and located near areas that folks want to live, work and play in.

Sarasota County Planning and Programs

“Sarasota is at the forefront of the live, work, play lifestyle,” said Carter. “Downtown is definitely a case study for how the region recovered postrecession, and the boom of activity has been impressive to watch. It will be exciting to see the next phase of that as the revamping of the Quay and Bayfront are completed and how the enhanced walkability of the city will serve to bring the community together through proper planning.”

For more information onThe Bay Project, see Volume 2,Issue 1:http://victoriaranck.com/MarketUpdate/Ranck_Report_4Q_2018.pdf

Sarasota County implements their strategies for smart growth with a Comprehensive Plan, designed to analyze foreseeable residential and commercial development.

“Sarasota County’s Comprehensive Plan requires the county to evaluate whether there will be enough residentially designated land to house the projected population over a 10- year planning period,” said Michele Norton, Planning and

Copyright© David Ranck LLC 2019

help create a vibrant community.

“To implement the vision established in the Comprehensive Plan, Sarasota County has adopted a Unified Development Code that contains all the components of development that the county regulates, such as zoning and land development requirements. Design features, signage, landscaping, and wayfinding are

Through this process, Sarasota County staff evaluates, analyzes, and administers elements of the Comprehensive Plan. A great deal of forethought and evaluation goes into this planning process, which includes the review of land uses for a balance of residential, commercial, office, industrial, conservation, and public uses to

Zoning Senior Manager for Sarasota County. “This analysis, called the Residential Capacity Analysis, compares the number of housing units projected to be needed over the next 10 years with the potential number of dwelling units that could be built on remaining vacant lands within the defined urban area, so we can be prepared for growth.”

some of the details in the code that help our community look aesthetically pleasing,” said Norton.

“Our area has been nationally recognized for its smart growth, particularly through our master -planned communities such as Lakewood Ranch, Palmer Ranch and the West Villages,” said Mark Huey, President & CEO at Sarasota County Economic Development Corporation. “We are growing at a healthy pace and we have a variety of housing options designed to meet the growing needs of the workforce and retirees alike. In addition, smart planning has enriched our area with amenities such as University Town Center, Legacy Trail, Nathan Benderson Park, vibrant downtowns, and our many shops and restaurants, just to name a few. The right development adds to our quality of life and draws business and commerce to our area.”

Residential neighborhoods around both Sarasota and Bradenton markets offer many options for buyers at all price points, but newer communities have emerged as a hot commodity.

Opening New Doors

ficing square footage to attain a lower “sticker” price point or sacrificing some savings to attain the other end of the pricing spectrum– buyers are often times choosing new and making it work.”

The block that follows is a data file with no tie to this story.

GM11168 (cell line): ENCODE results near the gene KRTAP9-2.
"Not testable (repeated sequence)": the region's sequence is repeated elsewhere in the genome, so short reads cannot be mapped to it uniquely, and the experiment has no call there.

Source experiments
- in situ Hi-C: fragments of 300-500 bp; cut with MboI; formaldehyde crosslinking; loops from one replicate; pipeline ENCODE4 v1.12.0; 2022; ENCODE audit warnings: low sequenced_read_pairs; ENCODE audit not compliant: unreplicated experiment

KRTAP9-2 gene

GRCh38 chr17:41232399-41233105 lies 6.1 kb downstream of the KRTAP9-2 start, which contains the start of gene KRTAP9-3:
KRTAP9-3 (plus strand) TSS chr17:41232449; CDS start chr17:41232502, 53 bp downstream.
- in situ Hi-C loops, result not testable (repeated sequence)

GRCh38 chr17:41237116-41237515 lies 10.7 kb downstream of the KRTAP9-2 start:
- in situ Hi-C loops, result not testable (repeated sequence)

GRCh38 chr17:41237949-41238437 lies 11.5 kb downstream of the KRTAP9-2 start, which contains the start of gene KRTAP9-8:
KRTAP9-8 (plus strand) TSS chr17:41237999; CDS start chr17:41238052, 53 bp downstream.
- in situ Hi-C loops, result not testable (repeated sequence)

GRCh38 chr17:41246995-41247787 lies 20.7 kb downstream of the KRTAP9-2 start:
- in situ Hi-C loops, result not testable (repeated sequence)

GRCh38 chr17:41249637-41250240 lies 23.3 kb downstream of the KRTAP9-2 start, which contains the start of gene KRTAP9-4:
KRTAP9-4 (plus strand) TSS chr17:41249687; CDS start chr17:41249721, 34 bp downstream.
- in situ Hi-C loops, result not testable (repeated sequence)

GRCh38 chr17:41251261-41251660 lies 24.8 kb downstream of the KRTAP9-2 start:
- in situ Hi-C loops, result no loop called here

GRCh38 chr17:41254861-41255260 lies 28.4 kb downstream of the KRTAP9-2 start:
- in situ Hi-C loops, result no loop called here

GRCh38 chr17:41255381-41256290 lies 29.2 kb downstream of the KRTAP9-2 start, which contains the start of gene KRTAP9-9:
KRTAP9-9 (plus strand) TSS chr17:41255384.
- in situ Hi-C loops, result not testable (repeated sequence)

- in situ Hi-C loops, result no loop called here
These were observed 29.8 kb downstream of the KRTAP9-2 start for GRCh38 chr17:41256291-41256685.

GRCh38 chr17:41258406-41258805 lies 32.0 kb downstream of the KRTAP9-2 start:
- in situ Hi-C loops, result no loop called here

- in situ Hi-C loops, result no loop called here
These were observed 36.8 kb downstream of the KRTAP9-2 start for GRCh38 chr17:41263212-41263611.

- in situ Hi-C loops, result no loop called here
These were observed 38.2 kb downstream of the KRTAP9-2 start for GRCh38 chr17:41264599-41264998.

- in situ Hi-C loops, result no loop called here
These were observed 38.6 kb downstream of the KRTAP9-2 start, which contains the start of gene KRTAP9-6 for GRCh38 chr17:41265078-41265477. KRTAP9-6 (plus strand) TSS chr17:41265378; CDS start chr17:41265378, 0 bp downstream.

Developers are banking on new and there doesn’t seem to be a shortage of supply. However, many new developments in a short period of time tend to make residents nervous that our area is growing too quickly.

“In downtown Sarasota there has been a great deal of discussion on the developments that have been built and proposed. Many news articles like to highlight the total amount of built and proposed developments to drive a story that perhaps our area is growing too fast. However, if you look at development in 8-year cycles there is a bit of a different story. For instance, there was little to nothing ‘new’ built and completed in downtown Sarasota since 2007. This created some pent-up demand from buyers that had been looking at downtown but preferred new construction,” said Abrams.

next group of buildings under proposal and under construction (2016-2024), the majority are over 65 percent sold and won’t even be completed for another 1- 3 years at the earliest. We have seen new communities sprout up all over Sarasota and Manatee counties. Yes, it is a lot of units added, however, they continue to be absorbed.”

Growth is Inevitable

Rather than working against the potential for change in the twocounty area, embrace the smart growth concept. Smart growth is an approach to development that encourages a mix of building types and uses, diverse housing and transportation options, development within existing neighborhoods, and community engagement.

“Speaking broadly across both counties, it’s so exciting to see the exceptional growth from development that is spurring residential and commercial activity and allowing the area to break out of the demographical stereotype of the past and into a diverse and vibrant future,” said Carter. “Of course, development is often met with a few cons related to the inconvenience of construction or the desire to preserve what has been part of our rich history, but I believe we’re right on the cusp of watching the region skyrocket into a new identity that allows for both a look back and ahead.”

The success of these recent developments has garnered a strong local economy; providing a healthy stream of revenue, creating jobs and attracting new residents.

“All this new development has created over $400 million in sales added to our local economy,” added Abrams. “With the

“New is in,” said Jonathan Abrams, PLLC, Realtor® with Michael Saunders & Company. “Many people are looking for new, but whatever price point you choose, new will come with a premium. Whether it is sacri-